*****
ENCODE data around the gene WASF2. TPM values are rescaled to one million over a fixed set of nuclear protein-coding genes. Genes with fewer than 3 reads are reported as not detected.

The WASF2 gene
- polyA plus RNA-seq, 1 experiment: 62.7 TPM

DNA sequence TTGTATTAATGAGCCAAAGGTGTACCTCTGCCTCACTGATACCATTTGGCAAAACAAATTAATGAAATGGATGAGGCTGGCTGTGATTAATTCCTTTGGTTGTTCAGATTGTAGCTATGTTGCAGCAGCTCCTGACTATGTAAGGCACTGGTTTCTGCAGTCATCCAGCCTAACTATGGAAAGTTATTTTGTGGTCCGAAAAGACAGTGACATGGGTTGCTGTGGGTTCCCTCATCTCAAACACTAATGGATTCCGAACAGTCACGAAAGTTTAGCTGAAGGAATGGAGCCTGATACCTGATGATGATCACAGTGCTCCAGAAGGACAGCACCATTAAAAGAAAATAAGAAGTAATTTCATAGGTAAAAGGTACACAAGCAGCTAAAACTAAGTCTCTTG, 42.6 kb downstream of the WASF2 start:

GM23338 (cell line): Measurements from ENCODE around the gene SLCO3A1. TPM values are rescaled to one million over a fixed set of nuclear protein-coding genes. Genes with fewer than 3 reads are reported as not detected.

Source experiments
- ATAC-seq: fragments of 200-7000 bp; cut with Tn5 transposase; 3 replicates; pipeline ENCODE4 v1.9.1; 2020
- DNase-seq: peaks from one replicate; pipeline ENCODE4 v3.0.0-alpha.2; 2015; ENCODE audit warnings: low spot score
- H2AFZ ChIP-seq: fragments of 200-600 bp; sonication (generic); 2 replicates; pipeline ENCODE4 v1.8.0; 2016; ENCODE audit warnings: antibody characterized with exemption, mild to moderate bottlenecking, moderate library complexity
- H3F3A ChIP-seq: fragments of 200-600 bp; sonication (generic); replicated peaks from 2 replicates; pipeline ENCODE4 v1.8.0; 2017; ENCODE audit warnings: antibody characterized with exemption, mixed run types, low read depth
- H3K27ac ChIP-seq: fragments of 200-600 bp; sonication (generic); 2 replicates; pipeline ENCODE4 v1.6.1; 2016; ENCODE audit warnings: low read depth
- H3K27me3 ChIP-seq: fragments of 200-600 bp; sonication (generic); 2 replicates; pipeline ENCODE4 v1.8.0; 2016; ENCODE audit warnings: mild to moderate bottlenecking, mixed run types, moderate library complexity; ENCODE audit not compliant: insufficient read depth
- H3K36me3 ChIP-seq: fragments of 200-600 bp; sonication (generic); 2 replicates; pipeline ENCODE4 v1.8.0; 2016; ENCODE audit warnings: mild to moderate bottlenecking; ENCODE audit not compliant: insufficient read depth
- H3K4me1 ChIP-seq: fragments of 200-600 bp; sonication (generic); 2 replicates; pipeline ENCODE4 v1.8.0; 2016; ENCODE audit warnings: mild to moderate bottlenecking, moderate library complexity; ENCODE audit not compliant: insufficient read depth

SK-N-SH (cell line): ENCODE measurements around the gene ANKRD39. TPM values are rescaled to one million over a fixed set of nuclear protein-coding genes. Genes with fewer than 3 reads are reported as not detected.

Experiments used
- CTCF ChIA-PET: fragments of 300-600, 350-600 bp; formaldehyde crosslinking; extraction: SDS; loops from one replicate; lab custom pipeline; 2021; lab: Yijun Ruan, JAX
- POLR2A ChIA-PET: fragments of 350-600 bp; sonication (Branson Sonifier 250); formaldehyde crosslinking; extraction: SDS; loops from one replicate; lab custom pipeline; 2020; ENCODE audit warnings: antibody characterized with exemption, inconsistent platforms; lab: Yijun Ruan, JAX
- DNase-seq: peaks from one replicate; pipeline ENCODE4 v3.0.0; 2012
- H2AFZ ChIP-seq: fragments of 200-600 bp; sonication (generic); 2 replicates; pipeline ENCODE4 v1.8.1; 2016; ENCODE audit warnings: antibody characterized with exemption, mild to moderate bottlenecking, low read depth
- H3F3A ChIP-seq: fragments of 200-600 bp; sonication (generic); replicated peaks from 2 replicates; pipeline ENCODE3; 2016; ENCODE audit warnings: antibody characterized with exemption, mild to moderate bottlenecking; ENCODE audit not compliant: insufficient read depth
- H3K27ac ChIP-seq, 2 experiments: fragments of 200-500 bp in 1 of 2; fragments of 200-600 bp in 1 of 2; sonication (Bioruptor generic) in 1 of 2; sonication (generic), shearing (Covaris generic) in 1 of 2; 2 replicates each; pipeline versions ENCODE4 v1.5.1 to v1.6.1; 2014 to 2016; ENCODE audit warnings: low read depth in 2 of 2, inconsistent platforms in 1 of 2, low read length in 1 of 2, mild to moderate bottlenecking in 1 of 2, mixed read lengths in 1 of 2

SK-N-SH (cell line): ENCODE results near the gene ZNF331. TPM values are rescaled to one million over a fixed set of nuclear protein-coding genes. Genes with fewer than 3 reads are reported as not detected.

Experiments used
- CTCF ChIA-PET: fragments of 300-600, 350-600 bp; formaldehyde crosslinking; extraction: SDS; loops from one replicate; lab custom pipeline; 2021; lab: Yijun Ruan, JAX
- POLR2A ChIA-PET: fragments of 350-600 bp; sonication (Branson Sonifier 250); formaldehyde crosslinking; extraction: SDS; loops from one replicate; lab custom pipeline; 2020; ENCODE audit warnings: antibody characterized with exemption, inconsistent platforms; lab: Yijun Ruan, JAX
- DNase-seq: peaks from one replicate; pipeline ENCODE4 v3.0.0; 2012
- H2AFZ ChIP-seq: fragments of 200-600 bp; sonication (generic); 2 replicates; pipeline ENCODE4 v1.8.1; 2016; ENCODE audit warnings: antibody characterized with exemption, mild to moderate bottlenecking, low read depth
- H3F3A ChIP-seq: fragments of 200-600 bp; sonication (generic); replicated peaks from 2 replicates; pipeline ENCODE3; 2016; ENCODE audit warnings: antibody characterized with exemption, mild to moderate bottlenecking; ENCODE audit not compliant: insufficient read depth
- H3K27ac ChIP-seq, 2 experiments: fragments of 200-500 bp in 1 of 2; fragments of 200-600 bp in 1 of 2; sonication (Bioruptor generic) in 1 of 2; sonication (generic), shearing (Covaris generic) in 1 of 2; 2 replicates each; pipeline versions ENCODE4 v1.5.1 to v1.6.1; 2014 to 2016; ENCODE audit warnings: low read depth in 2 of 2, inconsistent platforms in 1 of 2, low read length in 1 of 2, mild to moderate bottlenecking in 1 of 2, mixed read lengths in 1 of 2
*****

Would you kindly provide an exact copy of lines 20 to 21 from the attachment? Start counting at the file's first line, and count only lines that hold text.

- H2AFZ ChIP-seq: fragments of 200-600 bp; sonication (generic); 2 replicates; pipeline ENCODE4 v1.8.1; 2016; ENCODE audit warnings: antibody characterized with exemption, mild to moderate bottlenecking, low read depth
- H3F3A ChIP-seq: fragments of 200-600 bp; sonication (generic); replicated peaks from 2 replicates; pipeline ENCODE3; 2016; ENCODE audit warnings: antibody characterized with exemption, mild to moderate bottlenecking; ENCODE audit not compliant: insufficient read depth